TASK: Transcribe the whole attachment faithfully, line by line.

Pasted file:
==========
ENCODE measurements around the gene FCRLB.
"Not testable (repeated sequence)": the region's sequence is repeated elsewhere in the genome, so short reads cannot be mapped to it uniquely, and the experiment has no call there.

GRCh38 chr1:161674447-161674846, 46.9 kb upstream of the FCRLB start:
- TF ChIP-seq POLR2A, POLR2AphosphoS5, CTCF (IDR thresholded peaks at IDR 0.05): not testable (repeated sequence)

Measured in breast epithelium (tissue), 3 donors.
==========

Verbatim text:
ENCODE measurements around the gene FCRLB.
"Not testable (repeated sequence)": the region's sequence is repeated elsewhere in the genome, so short reads cannot be mapped to it uniquely, and the experiment has no call there.

GRCh38 chr1:161674447-161674846, 46.9 kb upstream of the FCRLB start:
- TF ChIP-seq POLR2A, POLR2AphosphoS5, CTCF (IDR thresholded peaks at IDR 0.05): not testable (repeated sequence)

Measured in breast epithelium (tissue), 3 donors.